Maruti Gypsy Production Begins Again In India Only For Defence Orders

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Indian Army ended the contract with Maruti Suzuki for the supply of new cars to choose Tata Safari Storme previously. Army has now placed fresh orders for the Gypsy

Early last year, Maruti Suzuki India Ltd (MSIL), the largest-selling carmaker in the country, announced the discontinuation of its aged but highly capable Gypsy mini SUV in the local car market. The much-revered off-roader was discontinued from 1 April 2019 due to the SUV’s inability to meet the updated safety regulations.

Also, the Indian Army, which has been the largest buyer of the Maruti Gypsy, had decided to switch to the Tata Safari Storme. However, it has now come to light that the carmaker will soon resume the production of its ‘mountain goat’ as it has received a fresh order from the Army.

However, this time around, the iconic off-roader won’t be available to the private car buyers. While the Maruti Gypsy not only fails to conform with the updated safety regulations, but its G13 1.3-litre four-cylinder engine will even fail to achieve compliance with the BSVI emission norms. Hence, the Gypsy sold to the Army won’t comply with both updated safety and emission regulations. It’s worth mentioning here that these norms don’t apply to Army vehicles.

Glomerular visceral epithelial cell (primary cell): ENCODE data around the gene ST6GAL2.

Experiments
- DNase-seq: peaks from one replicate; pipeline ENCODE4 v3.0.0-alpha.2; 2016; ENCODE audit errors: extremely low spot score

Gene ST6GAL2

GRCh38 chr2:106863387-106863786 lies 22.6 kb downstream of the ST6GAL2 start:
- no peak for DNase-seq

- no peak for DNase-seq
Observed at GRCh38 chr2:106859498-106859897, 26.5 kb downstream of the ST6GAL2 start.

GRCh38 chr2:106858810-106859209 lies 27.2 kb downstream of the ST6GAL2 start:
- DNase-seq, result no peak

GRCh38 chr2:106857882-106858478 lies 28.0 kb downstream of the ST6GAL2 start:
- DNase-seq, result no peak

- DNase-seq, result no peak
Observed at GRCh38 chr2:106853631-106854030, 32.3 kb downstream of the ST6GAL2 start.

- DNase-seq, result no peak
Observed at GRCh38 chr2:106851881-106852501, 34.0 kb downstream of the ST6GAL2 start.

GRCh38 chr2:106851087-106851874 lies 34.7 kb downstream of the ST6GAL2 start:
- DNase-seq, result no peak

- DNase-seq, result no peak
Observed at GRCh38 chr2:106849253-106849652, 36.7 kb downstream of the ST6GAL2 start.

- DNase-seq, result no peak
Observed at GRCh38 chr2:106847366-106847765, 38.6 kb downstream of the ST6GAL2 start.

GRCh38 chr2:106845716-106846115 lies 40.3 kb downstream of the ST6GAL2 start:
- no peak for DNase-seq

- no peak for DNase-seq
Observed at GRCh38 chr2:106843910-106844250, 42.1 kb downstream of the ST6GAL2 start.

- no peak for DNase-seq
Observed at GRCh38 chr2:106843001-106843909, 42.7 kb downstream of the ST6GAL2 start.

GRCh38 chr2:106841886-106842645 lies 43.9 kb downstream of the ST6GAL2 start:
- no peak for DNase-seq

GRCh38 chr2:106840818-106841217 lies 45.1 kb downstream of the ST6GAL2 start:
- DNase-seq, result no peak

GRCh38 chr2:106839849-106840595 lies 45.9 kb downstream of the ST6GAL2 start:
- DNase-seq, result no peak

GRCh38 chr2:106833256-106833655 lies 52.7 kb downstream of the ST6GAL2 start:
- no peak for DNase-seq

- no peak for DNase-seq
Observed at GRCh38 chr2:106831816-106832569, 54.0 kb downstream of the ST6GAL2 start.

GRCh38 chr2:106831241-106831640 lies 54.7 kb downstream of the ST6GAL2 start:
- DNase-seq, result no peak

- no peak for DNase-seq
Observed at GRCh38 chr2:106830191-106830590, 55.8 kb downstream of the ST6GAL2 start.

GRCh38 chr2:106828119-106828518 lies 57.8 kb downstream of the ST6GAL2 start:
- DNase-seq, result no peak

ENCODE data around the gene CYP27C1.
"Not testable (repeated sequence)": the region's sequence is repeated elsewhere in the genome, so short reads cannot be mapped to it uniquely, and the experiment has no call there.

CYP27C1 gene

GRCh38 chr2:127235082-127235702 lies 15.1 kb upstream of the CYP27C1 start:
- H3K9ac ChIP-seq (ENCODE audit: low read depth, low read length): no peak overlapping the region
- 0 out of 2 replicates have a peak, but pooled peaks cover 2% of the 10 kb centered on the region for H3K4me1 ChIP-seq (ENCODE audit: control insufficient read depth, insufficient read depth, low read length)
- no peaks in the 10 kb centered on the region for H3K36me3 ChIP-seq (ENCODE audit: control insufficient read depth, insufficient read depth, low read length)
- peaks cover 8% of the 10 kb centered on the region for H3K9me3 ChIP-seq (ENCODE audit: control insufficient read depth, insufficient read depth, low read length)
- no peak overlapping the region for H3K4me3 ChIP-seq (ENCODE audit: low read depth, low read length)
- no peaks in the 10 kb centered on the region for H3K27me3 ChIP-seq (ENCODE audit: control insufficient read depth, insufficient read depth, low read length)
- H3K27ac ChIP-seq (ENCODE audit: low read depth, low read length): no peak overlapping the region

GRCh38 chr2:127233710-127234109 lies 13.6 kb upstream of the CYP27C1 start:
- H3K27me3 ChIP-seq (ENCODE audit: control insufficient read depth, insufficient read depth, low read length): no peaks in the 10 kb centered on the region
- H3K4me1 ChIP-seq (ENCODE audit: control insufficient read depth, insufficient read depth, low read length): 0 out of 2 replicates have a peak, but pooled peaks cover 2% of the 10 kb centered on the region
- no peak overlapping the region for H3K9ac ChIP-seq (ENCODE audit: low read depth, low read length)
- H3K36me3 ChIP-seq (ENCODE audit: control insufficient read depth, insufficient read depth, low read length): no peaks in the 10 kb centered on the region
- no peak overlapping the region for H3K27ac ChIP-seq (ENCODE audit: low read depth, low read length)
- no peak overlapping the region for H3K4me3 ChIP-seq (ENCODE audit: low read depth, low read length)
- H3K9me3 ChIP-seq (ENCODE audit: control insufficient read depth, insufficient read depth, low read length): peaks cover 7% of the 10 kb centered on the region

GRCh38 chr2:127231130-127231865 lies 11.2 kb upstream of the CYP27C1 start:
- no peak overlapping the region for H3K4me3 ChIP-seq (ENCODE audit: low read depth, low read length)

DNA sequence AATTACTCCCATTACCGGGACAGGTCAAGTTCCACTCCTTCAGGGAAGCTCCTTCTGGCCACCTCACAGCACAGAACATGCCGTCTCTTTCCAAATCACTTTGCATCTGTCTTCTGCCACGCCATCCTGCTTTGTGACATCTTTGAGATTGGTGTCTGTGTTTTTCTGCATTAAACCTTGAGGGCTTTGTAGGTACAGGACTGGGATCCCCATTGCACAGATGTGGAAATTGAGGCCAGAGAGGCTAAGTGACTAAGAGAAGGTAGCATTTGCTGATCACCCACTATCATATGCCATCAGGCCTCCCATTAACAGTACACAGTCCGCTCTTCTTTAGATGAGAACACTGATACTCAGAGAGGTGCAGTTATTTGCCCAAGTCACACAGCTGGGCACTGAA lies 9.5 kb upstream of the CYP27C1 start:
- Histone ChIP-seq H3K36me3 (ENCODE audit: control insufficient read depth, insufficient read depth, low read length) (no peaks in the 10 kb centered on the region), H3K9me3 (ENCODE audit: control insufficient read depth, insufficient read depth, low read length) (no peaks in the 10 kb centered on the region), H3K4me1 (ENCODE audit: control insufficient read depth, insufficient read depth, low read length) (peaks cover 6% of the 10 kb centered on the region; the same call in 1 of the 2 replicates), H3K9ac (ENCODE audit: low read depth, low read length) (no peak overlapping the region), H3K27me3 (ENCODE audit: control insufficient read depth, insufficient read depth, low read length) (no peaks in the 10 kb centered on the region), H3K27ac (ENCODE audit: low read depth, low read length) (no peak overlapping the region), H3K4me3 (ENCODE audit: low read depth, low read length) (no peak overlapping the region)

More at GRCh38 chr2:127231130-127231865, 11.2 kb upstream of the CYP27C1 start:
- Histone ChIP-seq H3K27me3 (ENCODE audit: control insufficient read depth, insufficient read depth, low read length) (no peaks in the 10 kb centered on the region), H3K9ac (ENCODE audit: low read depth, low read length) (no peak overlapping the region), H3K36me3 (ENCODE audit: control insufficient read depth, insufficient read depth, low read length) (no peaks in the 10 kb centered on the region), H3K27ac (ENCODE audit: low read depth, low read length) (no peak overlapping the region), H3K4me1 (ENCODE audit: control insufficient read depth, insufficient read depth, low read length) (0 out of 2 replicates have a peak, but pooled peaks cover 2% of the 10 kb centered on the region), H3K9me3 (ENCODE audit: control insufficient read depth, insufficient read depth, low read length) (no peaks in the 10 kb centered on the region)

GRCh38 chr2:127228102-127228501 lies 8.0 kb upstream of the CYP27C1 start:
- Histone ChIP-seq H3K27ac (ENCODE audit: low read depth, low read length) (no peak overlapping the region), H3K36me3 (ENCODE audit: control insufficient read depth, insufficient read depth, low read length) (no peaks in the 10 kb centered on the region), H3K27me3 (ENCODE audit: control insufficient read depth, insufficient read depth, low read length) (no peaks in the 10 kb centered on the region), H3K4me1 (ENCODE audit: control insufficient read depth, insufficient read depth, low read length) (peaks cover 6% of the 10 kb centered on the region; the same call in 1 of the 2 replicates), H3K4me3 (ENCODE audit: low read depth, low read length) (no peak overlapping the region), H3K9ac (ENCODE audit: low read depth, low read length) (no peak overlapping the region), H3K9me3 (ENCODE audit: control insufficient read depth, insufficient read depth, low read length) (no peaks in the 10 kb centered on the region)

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In a related development, it emerged a few months ago that the carmaker plans to launch a successor of the Maruti Gypsy in the new car market in the form of a derivative of the current generation Suzuki Jimny. While the company has maintained that there is little demand for mini off-roaders, the company plans to come up with an India-specific version.

With the launch of the India-spec Suzuki Jimny, the company would hope to recreate the magic of the Maruti Gypsy, which was first launched in the country over 34 years ago. Also, it may be noted here that the India-spec Gypsy was itself a derivative of the second-gen Suzuki Jimny.

Also, unlike the Maruti Gypsy, the upcoming Suzuki Jimny SUV for India will be in compliance with the new safety and emission norms. The off-roader will share its 1.5-litre petrol engine with the Ertiga and Ciaz and will be based on the Jimny Sierra sold abroad.